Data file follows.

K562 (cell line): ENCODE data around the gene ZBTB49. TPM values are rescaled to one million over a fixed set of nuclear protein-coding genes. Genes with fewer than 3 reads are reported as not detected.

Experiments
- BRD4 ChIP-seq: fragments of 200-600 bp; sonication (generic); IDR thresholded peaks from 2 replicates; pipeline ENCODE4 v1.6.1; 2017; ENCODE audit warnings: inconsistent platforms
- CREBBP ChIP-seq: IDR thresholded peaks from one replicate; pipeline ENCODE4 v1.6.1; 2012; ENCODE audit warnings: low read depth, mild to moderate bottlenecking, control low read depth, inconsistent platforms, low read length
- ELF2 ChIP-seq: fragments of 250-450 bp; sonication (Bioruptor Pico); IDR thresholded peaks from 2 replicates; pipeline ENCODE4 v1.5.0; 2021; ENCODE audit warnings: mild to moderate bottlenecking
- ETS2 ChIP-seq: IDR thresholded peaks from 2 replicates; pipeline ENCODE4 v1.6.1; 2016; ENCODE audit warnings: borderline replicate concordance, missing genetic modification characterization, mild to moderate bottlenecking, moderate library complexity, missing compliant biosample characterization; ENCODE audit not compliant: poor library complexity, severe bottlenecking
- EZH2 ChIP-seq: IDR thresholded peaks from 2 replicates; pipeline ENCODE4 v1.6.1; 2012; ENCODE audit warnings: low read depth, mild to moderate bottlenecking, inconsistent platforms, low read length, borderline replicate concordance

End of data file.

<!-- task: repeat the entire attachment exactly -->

K562 (cell line): ENCODE data around the gene ZBTB49. TPM values are rescaled to one million over a fixed set of nuclear protein-coding genes. Genes with fewer than 3 reads are reported as not detected.

Experiments
- BRD4 ChIP-seq: fragments of 200-600 bp; sonication (generic); IDR thresholded peaks from 2 replicates; pipeline ENCODE4 v1.6.1; 2017; ENCODE audit warnings: inconsistent platforms
- CREBBP ChIP-seq: IDR thresholded peaks from one replicate; pipeline ENCODE4 v1.6.1; 2012; ENCODE audit warnings: low read depth, mild to moderate bottlenecking, control low read depth, inconsistent platforms, low read length
- ELF2 ChIP-seq: fragments of 250-450 bp; sonication (Bioruptor Pico); IDR thresholded peaks from 2 replicates; pipeline ENCODE4 v1.5.0; 2021; ENCODE audit warnings: mild to moderate bottlenecking
- ETS2 ChIP-seq: IDR thresholded peaks from 2 replicates; pipeline ENCODE4 v1.6.1; 2016; ENCODE audit warnings: borderline replicate concordance, missing genetic modification characterization, mild to moderate bottlenecking, moderate library complexity, missing compliant biosample characterization; ENCODE audit not compliant: poor library complexity, severe bottlenecking
- EZH2 ChIP-seq: IDR thresholded peaks from 2 replicates; pipeline ENCODE4 v1.6.1; 2012; ENCODE audit warnings: low read depth, mild to moderate bottlenecking, inconsistent platforms, low read length, borderline replicate concordance